Vitra Fire Station is a building which was built a decade after the devastating fire that occurred in 1981 caused by a lightning, burning down the previous building, of the factory complex with the same name in the small town and commune Weil am Rhein in the south of the Federal Republic of Germany.
The architect behind this work is the Iraqi-born British Zaha Hadid, for whom this was the launching project to the international audience. Completed in 1993, the building’s obliquely intersecting concrete planes represent the earliest attempt to translate Hadid’s fantastical, powerful conceptual drawings into a functional architectural space.
The planes that serve to shape and define the street running through the complex, it comprises of factories, showrooms, and the Vitra Design Museum. As part of the initial design process, Hadid and her associate Patrik Schumacher began relating the existing buildings on the campus to the surrounding agricultural context.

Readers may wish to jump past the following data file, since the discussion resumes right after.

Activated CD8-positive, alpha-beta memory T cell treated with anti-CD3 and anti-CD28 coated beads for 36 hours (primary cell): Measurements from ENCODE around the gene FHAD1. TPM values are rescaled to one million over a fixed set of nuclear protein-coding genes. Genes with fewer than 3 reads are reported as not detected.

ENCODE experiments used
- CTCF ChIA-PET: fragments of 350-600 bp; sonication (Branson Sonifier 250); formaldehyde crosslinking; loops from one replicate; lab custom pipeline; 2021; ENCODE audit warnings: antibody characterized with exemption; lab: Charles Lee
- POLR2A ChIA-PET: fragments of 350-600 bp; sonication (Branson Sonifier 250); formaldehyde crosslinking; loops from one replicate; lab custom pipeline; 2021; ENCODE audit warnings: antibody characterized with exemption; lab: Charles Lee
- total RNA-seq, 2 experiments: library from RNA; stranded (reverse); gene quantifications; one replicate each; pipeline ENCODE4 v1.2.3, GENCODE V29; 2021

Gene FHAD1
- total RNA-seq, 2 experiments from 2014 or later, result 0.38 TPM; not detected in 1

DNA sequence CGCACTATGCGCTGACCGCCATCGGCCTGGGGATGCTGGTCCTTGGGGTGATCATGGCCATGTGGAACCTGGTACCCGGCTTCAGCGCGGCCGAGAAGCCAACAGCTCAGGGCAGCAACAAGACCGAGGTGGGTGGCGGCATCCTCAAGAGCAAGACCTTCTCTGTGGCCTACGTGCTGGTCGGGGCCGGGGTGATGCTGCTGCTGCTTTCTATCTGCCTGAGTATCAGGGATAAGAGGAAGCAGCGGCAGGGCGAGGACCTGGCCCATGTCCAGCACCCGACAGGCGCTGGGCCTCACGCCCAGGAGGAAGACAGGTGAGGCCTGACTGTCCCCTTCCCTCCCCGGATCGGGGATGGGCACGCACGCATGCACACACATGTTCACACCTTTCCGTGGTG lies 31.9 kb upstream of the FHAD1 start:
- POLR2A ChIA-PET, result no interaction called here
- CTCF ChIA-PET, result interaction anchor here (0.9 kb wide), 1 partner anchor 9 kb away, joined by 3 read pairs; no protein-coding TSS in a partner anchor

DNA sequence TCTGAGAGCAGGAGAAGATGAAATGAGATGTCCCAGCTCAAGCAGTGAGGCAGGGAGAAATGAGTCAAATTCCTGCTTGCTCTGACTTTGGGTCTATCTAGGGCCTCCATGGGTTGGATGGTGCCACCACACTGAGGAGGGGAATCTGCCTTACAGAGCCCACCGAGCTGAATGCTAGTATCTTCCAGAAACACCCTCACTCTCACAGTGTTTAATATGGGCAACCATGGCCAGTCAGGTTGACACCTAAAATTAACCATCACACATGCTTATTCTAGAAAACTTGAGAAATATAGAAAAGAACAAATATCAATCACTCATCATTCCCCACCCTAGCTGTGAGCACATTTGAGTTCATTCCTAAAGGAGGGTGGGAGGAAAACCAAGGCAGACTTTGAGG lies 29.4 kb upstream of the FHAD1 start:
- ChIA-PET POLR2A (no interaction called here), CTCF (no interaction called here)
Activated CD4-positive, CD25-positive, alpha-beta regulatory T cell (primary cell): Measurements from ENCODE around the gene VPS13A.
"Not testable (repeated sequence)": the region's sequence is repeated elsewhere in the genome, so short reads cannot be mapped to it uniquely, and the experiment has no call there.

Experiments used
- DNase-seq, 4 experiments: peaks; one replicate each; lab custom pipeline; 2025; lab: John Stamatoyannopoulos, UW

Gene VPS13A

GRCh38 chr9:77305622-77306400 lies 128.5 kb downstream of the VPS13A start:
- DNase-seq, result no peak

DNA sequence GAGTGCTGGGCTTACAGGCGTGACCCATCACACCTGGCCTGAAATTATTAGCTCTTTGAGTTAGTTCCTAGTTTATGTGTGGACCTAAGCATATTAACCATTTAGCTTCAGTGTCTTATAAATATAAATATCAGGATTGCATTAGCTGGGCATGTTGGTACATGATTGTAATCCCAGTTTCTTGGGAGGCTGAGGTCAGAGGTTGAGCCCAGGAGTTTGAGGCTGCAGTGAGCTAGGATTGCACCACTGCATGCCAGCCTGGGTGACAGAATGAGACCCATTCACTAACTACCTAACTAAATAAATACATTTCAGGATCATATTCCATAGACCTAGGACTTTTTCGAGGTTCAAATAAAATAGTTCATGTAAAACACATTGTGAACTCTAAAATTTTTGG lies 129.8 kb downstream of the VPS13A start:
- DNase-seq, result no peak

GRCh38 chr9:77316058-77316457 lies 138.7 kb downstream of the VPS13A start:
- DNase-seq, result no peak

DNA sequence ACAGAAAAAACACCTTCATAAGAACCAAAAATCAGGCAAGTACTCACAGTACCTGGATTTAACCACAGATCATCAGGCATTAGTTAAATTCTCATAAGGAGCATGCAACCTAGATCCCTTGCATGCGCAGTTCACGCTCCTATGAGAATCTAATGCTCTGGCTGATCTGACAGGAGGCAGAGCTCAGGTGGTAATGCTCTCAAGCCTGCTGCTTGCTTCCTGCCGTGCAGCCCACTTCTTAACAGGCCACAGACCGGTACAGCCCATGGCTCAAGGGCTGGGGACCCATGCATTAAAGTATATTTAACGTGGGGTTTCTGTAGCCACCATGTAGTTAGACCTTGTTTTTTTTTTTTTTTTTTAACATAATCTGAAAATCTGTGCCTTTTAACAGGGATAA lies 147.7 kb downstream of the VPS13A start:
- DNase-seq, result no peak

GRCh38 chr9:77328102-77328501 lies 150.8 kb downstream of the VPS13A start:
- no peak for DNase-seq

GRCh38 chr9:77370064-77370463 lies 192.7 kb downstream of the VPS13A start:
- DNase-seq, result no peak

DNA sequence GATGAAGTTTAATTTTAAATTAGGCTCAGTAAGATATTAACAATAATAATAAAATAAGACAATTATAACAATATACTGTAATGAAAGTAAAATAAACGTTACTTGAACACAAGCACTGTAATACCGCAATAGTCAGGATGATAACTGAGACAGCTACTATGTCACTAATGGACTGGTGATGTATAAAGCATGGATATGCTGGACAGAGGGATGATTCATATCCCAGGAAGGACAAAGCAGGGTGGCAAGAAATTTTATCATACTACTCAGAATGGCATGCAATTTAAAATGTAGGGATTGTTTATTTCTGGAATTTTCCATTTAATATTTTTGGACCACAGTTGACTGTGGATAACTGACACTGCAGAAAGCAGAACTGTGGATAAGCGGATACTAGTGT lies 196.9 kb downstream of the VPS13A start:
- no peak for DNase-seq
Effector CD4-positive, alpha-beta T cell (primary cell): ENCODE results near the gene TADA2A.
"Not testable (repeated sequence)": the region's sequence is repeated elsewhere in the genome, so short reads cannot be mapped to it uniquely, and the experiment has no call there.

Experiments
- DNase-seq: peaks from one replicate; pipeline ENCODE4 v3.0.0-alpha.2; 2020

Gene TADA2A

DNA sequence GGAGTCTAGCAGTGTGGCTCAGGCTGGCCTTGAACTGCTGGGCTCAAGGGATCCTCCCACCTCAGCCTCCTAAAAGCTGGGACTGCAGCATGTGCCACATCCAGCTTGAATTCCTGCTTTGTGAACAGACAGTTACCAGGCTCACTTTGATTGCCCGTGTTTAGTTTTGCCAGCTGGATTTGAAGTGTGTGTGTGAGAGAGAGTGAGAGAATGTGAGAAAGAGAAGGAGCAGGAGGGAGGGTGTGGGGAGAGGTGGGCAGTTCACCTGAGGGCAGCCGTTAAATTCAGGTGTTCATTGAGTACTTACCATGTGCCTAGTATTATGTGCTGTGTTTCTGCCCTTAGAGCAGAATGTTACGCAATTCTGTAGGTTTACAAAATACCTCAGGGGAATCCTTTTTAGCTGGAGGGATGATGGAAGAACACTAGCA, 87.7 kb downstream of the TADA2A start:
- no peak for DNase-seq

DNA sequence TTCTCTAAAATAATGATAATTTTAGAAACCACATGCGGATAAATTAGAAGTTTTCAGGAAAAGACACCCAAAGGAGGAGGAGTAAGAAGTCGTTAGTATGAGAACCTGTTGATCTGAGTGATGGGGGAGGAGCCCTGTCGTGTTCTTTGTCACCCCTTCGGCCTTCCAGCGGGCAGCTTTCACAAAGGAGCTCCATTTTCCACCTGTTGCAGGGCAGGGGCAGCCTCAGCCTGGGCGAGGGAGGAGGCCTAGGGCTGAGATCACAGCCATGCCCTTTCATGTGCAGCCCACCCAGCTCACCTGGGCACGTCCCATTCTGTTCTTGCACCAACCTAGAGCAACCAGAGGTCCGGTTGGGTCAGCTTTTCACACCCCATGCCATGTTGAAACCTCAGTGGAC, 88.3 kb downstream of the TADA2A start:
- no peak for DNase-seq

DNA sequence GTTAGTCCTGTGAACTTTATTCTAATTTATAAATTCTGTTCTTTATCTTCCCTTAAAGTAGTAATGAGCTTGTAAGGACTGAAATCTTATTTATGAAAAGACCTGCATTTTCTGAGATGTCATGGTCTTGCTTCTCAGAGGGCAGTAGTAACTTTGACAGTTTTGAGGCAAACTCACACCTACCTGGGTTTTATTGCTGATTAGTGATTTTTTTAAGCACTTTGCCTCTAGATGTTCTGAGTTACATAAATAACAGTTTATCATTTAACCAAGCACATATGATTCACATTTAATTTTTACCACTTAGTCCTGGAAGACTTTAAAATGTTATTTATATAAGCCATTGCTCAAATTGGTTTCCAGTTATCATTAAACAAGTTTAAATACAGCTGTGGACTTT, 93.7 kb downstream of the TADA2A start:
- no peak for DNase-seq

The long road where the fire station is located at the beginning was envisioned as a linear landscape as if it were an artificial extension of the adjacent fields and vineyards. The fire station is a composition of concrete planes that bend, tilt, and break according to the conceptual dynamic forces that are connecting landscape and architecture.
The building is thought to be frozen in motion, heightening the dynamism of the forces used to create the formal aesthetic that is suspended in a state of tension creating a sense of instability. The unique shape of the planes give the sense of instability which is intensified as horizontal planes slip over one another, while another projects out over the garage bay.
Always in a state of constant uneasiness, the concrete planes embody a heavy, opaque quality that restricts views into the building except for when the walls begin to split from the building. The interior of the building is just as complex formally and spatially as the exterior, however, the second floor is slightly off balance with the ground floor, which creates a sense of spatial instability within.
As the planes slide past one another and begin to manipulate according to program, visitors are subject to optical illusions that the angles and glimpses of color begin to create within.
Nowadays, the fire station has been converted into a museum, not as it was intended at the beginning, but ultimately represents a huge milestone in the career of the British architect. Proving that she is capable of moving past her reputation as a “paper architect” to create architectural space that was as functional as it was radical, Vitra Fire Station stands out as one of the most exceptional architectural projects.